Nutrition and health are assuming increasing importance to food shoppers around the globe. That’s a message that Ketchum’s Global Food & Nutrition Practice received loud and clear from participants in our ongoing global research project, Food 2020: Consumer as CEO. In this research initiative, findings from which were presented at the IFT Wellness 12 conference this spring, middle-income shoppers in China, the United States, the United Kingdom, Germany, and Argentina were surveyed in 2008 and again in 2011 to learn what they expect of the food industry and what decisions they would make if they were the CEO of a multinational food company.
The premise of Ketchum’s research was that we have moved from a consumer-centric society to a consumer-driven society where technology has armed the world to unite, influence, inform, collaborate, and hold court with split-second speed. The research was meant to be directional to validate theories that consumers believe they deserve more power and influence than they currently have and will want even more in the decade ahead. One over-arching finding was that while most global research shows dramatic cultural and regional variations, we are globally very aligned on our expectations of the food industry.
From 2008 to 2011, the economic balance changed dramatically, changing the findings in the second wave of the study. Confidence in government and business declined. Countries thought to be developing or emerging are realizing amazing growth. The rising economy in China and Argentina shows that consumers are feeling more powerful and demanding of the foods they buy. Consumers in Argentina continue to view food as the foundation for family happiness, while in China, food remains a pathway to health.
While taste, quality, and price continue to be key drivers of food choices, what stood out was that taste has dropped to the bottom of that list. When probed, consumers explained that they expect taste to be a fundamental promise of every product—not a variable for making food choices. And what is emerging is that quality is actually “code” for good-for-you products.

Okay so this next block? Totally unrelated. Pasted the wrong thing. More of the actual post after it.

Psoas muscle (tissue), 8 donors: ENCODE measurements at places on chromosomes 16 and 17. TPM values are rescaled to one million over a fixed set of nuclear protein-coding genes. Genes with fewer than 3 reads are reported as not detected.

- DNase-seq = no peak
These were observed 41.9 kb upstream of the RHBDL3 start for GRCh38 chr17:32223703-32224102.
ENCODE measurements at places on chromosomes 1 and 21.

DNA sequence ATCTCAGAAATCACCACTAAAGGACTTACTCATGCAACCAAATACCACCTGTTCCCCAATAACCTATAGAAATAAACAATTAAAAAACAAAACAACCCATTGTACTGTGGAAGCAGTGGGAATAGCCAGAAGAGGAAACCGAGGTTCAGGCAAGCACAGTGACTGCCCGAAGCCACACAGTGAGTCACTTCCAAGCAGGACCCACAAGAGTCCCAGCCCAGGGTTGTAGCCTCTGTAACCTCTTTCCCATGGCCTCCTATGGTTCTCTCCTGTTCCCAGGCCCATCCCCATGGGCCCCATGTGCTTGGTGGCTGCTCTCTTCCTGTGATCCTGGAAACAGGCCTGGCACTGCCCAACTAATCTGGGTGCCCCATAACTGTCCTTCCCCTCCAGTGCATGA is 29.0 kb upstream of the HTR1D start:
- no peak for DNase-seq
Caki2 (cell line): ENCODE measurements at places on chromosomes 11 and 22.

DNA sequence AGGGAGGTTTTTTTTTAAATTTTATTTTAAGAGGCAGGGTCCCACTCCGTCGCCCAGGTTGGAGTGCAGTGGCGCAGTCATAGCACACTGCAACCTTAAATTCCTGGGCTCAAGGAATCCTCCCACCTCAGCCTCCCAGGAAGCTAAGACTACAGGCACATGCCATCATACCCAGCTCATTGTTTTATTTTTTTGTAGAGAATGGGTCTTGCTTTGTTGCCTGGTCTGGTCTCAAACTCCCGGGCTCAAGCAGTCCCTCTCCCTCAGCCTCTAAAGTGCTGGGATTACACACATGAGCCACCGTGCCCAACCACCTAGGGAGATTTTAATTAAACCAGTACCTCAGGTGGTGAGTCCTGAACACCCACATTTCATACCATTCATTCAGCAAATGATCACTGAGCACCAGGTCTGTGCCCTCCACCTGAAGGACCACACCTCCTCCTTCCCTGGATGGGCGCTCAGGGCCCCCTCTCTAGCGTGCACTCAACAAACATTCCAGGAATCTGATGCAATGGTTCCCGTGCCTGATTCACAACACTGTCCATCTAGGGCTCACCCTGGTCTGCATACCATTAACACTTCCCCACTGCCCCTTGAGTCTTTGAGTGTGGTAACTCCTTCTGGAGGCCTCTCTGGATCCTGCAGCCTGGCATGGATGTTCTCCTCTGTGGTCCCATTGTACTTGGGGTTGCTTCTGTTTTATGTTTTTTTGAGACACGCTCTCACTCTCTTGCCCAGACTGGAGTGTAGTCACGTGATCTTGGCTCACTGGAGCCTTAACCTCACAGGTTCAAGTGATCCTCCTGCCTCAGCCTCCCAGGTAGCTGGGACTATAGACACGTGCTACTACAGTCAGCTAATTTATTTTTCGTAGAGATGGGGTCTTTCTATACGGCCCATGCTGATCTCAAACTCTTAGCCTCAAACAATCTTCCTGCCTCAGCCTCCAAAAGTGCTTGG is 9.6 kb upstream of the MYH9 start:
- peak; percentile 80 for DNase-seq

Thus, it seems clear to us that it is only a matter of time before nutrition and/or health reach the top box of important considerations in the shopper’s mind. Globally, 73% of consumers want more foods that can be active agents in reducing health risks.
Consumers are tired of expensive and broken down health-care systems, tired of popping pills. They are concerned that they are aging and quality of life is not a given as they grow older. They want food to be their ally in health and well-being.
The more we know, the more skeptical we have become. We expect to recognize all ingredients on the food label. We want to know the company, its policies, production, processing, and sourcing practices.
Information discovered out of context tends to concern, frighten, and in some cases set off a firestorm that demonizes and indicts the industry unnecessarily. To assure confidence in the food supply will require more transparency and more proactive knowledge sharing in the years ahead. In 2008 consumers put most if not all the responsibility for our world’s health and wellness on the shoulders of the food companies and government. Today there is a rising acceptance and awareness of personal responsibility and accountability relative to food choices. Perhaps we are seeing a backlash to onerous legislation and regulatory actions. But it is clear that consumers continue to believe the food industry has a role in helping them reach health and wellness goals and urge that industry work to reduce chemicals and additives in food.
The research summary presented at Wellness 12 closed with some predictions from Ketchum’s Food & Nutrition Practice, two of which have particular implications for the scientific community.
We predict that by the year 2020, a global food and agriculture trust bank will be formed. The food and agriculture research pipeline is nearly empty. The funds that exist are generated by self-interested groups with agendas. Policies and regulations are being constructed on misinformation, disinformation, and skewed research taken out of context and/or framed by secondary data. A centralized global fund generated by industry could stimulate a new body of unbiased science.
Secondly, we predict that consumers will join food R&D departments virtually. As technology empowers more and more consumers to take action and control, expect them to demand to have a say in what products are developed in the future and how they are designed from the very beginning.
Linda Eatherton, Contributing Editor
Partner and Director of Ketchum’s Global Food & Nutrition Practice, Ketchum, Chicago, Ill.